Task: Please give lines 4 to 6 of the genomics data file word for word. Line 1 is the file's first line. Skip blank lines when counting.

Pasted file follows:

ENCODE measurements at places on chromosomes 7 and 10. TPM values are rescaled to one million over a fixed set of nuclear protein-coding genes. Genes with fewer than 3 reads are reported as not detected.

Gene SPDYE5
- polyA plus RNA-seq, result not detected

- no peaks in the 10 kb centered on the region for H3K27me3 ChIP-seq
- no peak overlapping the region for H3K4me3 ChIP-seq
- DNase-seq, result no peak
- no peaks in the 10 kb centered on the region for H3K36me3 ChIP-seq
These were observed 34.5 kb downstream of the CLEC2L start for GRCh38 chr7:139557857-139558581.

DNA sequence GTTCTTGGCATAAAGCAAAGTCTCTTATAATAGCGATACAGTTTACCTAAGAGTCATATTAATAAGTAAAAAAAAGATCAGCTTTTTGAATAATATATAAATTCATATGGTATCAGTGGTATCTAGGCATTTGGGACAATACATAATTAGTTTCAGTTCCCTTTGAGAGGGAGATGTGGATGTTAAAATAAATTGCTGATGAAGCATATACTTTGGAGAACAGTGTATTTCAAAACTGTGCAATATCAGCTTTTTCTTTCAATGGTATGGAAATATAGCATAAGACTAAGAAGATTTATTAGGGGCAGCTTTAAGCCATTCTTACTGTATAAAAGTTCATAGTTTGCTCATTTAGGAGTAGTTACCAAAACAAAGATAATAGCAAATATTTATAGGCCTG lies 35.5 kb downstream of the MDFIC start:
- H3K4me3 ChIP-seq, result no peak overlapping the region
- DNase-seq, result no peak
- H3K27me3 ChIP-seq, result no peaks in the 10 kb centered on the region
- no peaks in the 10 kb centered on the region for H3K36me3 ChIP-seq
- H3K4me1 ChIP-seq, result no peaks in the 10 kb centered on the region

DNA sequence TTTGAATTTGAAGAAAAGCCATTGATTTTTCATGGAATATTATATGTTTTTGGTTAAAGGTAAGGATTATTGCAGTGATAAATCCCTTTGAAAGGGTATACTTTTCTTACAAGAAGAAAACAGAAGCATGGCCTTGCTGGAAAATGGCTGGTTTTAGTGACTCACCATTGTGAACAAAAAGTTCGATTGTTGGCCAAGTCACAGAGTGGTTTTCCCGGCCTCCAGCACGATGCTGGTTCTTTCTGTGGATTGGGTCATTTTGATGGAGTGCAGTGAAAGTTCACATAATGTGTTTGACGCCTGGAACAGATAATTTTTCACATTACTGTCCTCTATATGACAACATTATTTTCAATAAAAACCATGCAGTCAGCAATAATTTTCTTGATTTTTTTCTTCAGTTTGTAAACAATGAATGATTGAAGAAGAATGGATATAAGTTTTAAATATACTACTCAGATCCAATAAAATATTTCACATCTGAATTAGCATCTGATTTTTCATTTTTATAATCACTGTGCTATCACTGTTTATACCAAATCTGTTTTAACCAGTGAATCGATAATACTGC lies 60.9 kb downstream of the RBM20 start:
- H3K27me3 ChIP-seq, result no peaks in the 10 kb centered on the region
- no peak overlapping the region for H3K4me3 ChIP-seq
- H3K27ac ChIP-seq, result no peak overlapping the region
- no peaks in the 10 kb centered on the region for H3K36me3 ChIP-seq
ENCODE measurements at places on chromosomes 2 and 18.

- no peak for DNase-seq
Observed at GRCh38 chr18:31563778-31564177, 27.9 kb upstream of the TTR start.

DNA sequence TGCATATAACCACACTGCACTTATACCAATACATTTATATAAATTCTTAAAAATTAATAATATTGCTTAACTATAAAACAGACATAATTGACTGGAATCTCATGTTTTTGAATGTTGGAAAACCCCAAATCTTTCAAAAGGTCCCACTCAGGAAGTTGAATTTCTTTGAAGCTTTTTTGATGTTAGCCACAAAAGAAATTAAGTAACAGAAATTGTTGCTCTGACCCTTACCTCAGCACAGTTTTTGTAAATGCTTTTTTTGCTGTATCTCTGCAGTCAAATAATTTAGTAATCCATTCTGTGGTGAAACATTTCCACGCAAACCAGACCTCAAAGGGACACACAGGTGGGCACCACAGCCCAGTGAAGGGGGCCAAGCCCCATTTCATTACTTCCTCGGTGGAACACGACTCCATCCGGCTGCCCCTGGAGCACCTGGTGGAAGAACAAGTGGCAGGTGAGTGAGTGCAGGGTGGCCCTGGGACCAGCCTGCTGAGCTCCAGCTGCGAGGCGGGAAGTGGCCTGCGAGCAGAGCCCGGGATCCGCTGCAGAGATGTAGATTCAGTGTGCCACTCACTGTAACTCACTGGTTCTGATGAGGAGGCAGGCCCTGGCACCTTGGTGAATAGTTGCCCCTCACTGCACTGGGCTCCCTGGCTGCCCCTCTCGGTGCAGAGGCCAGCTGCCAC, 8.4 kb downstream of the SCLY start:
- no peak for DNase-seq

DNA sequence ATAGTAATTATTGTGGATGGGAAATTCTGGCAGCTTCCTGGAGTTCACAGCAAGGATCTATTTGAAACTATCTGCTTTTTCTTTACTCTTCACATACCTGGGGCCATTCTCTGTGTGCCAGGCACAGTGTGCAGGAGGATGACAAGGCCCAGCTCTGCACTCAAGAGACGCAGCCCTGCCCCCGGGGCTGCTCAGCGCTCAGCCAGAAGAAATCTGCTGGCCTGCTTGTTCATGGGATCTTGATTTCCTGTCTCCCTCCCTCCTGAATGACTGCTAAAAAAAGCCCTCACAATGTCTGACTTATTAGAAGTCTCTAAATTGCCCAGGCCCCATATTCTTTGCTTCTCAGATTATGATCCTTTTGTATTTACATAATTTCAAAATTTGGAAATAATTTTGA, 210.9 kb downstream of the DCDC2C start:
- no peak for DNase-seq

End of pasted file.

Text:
- no peaks in the 10 kb centered on the region for H3K27me3 ChIP-seq
- no peak overlapping the region for H3K4me3 ChIP-seq
- DNase-seq, result no peak